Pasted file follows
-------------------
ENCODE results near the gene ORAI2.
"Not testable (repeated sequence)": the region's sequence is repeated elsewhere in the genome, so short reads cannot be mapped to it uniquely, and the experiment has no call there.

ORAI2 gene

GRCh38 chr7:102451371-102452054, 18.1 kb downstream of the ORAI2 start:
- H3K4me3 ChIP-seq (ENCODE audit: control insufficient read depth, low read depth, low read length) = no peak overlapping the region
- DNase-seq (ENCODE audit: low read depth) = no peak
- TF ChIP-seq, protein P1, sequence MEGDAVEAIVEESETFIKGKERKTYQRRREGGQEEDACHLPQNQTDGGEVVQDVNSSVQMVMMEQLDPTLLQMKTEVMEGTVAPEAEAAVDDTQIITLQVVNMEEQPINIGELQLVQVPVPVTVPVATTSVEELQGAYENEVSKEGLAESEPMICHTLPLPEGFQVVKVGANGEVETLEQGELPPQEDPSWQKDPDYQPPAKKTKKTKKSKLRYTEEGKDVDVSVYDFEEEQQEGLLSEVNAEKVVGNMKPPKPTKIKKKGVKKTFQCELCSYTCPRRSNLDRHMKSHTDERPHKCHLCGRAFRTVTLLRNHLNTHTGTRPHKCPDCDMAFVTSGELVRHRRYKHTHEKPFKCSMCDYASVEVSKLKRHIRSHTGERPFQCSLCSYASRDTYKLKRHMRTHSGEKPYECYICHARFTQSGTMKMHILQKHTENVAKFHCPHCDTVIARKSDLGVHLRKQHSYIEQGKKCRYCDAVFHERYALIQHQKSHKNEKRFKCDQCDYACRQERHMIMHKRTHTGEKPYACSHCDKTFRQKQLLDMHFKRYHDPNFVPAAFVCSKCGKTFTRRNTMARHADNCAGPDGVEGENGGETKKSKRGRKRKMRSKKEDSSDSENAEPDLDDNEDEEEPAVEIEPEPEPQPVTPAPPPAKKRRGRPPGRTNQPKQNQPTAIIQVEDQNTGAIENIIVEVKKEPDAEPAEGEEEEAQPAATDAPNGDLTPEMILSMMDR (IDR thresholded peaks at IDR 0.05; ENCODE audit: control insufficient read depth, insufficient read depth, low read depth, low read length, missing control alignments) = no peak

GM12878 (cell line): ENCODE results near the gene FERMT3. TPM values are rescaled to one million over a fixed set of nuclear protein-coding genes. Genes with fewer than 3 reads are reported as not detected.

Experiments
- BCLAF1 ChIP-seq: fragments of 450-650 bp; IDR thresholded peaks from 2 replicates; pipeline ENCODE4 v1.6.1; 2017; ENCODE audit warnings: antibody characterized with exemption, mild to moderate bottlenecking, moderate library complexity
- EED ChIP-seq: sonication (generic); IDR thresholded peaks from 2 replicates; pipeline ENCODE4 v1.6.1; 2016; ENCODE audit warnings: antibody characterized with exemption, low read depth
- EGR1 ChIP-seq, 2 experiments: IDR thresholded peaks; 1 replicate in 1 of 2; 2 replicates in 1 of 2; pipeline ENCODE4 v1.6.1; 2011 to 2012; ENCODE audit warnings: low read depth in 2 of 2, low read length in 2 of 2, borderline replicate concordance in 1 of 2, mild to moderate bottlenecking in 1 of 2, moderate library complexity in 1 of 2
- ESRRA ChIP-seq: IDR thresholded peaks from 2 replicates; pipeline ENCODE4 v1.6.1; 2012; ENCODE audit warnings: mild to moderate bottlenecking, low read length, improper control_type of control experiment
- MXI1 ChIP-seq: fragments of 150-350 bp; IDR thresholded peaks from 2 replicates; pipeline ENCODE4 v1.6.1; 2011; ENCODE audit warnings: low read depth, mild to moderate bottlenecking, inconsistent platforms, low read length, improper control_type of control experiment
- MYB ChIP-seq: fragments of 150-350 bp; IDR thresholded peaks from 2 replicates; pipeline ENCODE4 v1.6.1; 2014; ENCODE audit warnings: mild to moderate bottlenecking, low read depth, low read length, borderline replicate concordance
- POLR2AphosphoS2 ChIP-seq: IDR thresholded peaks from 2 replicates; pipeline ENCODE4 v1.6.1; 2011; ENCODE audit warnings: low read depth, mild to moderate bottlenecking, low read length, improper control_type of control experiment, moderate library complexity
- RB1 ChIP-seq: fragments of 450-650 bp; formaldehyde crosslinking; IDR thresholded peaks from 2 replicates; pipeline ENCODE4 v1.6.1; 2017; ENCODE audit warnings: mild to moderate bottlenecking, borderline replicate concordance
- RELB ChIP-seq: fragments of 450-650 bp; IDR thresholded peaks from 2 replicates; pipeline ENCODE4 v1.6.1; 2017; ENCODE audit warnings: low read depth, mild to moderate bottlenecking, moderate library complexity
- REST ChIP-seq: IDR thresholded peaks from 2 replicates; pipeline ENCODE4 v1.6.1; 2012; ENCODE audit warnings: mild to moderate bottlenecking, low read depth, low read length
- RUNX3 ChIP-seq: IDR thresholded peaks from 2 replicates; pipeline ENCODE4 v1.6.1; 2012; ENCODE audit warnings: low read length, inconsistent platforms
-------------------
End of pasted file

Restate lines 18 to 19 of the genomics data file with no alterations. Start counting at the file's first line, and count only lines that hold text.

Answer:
- RELB ChIP-seq: fragments of 450-650 bp; IDR thresholded peaks from 2 replicates; pipeline ENCODE4 v1.6.1; 2017; ENCODE audit warnings: low read depth, mild to moderate bottlenecking, moderate library complexity
- REST ChIP-seq: IDR thresholded peaks from 2 replicates; pipeline ENCODE4 v1.6.1; 2012; ENCODE audit warnings: mild to moderate bottlenecking, low read depth, low read length